SAN FRANCISCO Well, thats the last time theyll hold Frank Sinatra Night at AT&T Park.
The Washington Nationals flew the Giants to the moon, all right. The Nats treated Giants infielders like pinball paddles while collecting a series of hard, seeing-eye hits that deflected off gloves. It was enough to tilt even an unshakeable presence like Ryan Vogelsong, who was ushered out in the third inning.
So too was Giants manager Bruce Bochy, who drew a quick ejection while arguing a call at first base. Bochy was luckier than the sellout crowd, which had to watch as the ERA-wrecking Nationals set an AT&T Park record with 21 hits while romping to a 14-2 victory Monday night.
You could say the Nats are under the Giants skin, officially. Their lineup has been unstoppable in four victories over the Giants this season while outscoring them 38-14.
That hurts worse than a five-martini lunch. But hey, thats life.
Starting pitching report
Vogelsongs streak of completing at least six innings, which stretched back to his final outing of last season, was halted after 22 starts. His eight earned runs allowed doubled his previous season high.
His ERA flipped from an NL-best 2.27 to 2.72.
Red-hot Ryan Zimmerman hit an RBI double, marking just the second run all season that Vogelsong had allowed in the first inning.
It got a lot worse in a seven-run third. Vogelsong (10-6) had his share of bad luck, though, after Adam LaRoche drew a bases-loaded, one-out walk. Michael Morse followed with an RBI single off third baseman Marco Scutaros backhanded attempt. Then Danny Espinosa drove in another run with a ground ball that second baseman Ryan Theriot kicked into right field.
Roger Bernadina followed with a chopper to third base and umpire Mike Estabrook ruled that he beat the bang-bang play. Replays appeared to show that Bernadina was out, but Bochy didnt need to see it. He double-timed it out of the dugout and mustve uttered his magic word right away to draw Estabrooks thumb.
Kurt Suzuki followed with a bases-clearing double to cap the scoring. Vogelsong struck out pitcher Gio Gonzalez for the second time in the inning and followed by giving up a hit to Steve Lombardozzi, ending his night.
Custodial work did not suit Brad Penny. Danny Espinosa rocked him for a three-run home run as Penny allowed allowed six runs on seven hits in two innings.
Jose Mijares, Jeremy Affeldt, Santiago Casilla and George Kontos helped to advance the game to a merciful conclusion, though. And they ensured the Giants wouldnt take a beating for the ages.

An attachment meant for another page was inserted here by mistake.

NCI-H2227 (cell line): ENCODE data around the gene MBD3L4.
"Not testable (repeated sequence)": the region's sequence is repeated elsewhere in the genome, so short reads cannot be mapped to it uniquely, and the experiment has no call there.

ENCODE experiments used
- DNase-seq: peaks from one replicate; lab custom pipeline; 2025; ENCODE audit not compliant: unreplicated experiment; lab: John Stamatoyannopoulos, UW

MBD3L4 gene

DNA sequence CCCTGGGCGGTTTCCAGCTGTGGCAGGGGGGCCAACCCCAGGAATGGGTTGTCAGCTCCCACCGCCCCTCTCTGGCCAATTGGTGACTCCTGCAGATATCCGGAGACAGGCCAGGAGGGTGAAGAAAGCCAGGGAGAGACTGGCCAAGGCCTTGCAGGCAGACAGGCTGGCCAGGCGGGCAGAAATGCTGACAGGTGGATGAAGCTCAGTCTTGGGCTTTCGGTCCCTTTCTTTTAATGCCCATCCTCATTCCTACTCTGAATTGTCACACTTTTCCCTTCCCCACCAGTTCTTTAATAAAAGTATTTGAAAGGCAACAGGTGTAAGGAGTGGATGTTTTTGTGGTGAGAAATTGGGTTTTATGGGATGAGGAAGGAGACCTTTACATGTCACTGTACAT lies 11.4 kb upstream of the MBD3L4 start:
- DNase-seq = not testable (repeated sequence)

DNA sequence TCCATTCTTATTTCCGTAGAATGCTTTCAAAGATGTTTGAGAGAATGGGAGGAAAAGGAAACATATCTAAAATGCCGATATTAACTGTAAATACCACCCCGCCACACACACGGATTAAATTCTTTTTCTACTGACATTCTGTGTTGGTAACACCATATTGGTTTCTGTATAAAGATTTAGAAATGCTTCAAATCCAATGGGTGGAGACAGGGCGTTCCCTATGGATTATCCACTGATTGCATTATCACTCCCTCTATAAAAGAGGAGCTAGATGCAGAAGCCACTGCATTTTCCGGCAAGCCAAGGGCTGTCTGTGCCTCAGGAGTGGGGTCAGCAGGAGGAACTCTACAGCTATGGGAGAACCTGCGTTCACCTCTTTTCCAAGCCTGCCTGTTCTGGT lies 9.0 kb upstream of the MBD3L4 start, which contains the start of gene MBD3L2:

The worst margin of defeat in the Giants San Francisco era is 16 runs, which has been accomplished three times most recently in 2005 during a 16-0 loss at Oakland.
At the plate
Brandon Crawford picked one heck of a time to hit his first home run of the season at AT&T Park. In his 162nd home at-bat of the season, he hit a pinch-hit shot that landed softly in the arcade to break up the Nationals shutout in the seventh inning.
Aside from that, Gonzalez was masterful.
Special demerit to Joaquin Arias for getting thrown out in a 14-0 game while trying to stretch a single just prior to Crawfords home run.
The few thousand remaining fans in the ninth inning cheered as Pablo Sandoval came off the bench as a pinch hitter his first appearance since coming off the disabled list. He fouled out to the third baseman.
Scutaro had a tough night at third base, and many fans doubtless had to wonder why Sandoval didnt start on the day the Giants activated him from the DL.
But Scutaro was more victimized than anything as a series of grounders glanced off his glove or were just beyond his reach. The crowd offered mock applause when Scutaro made a nice play to his left in the seventh inning.
The Giants announced 42,050 paid. The fans had plenty of chances to practice their sarcastic standing ovation skills.
Bring your fire extinguishers. The Giants continue their three-game series with the Nationals at AT&T Park Tuesday night. Left-hander Madison Bumgarner (12-7, 3.08) will try to disarm a club that has destroyed Giants pitching all season. Hell be opposed by right-hander Jordan Zimmermann (9-6, 2.35), who became the NLs ERA leader after his teammates hummed My Way against Vogelsong.